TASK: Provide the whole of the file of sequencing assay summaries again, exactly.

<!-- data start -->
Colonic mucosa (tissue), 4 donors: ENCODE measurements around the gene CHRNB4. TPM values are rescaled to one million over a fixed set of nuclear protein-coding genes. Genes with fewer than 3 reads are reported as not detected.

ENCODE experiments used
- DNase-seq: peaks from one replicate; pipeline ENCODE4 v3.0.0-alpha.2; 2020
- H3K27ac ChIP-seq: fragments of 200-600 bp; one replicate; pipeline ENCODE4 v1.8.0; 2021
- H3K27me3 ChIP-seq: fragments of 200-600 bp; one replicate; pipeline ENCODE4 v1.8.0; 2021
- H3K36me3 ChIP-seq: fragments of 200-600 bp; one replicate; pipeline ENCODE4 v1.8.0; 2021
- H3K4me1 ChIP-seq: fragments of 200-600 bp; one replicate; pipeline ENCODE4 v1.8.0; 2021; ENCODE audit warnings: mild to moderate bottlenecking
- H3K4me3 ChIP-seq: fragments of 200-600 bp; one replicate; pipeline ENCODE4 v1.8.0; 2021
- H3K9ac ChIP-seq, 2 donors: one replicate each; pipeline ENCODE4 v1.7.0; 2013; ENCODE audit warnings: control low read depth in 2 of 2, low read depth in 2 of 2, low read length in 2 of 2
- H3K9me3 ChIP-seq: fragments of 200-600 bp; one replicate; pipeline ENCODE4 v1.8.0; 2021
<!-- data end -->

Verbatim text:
Colonic mucosa (tissue), 4 donors: ENCODE measurements around the gene CHRNB4. TPM values are rescaled to one million over a fixed set of nuclear protein-coding genes. Genes with fewer than 3 reads are reported as not detected.

ENCODE experiments used
- DNase-seq: peaks from one replicate; pipeline ENCODE4 v3.0.0-alpha.2; 2020
- H3K27ac ChIP-seq: fragments of 200-600 bp; one replicate; pipeline ENCODE4 v1.8.0; 2021
- H3K27me3 ChIP-seq: fragments of 200-600 bp; one replicate; pipeline ENCODE4 v1.8.0; 2021
- H3K36me3 ChIP-seq: fragments of 200-600 bp; one replicate; pipeline ENCODE4 v1.8.0; 2021
- H3K4me1 ChIP-seq: fragments of 200-600 bp; one replicate; pipeline ENCODE4 v1.8.0; 2021; ENCODE audit warnings: mild to moderate bottlenecking
- H3K4me3 ChIP-seq: fragments of 200-600 bp; one replicate; pipeline ENCODE4 v1.8.0; 2021
- H3K9ac ChIP-seq, 2 donors: one replicate each; pipeline ENCODE4 v1.7.0; 2013; ENCODE audit warnings: control low read depth in 2 of 2, low read depth in 2 of 2, low read length in 2 of 2
- H3K9me3 ChIP-seq: fragments of 200-600 bp; one replicate; pipeline ENCODE4 v1.8.0; 2021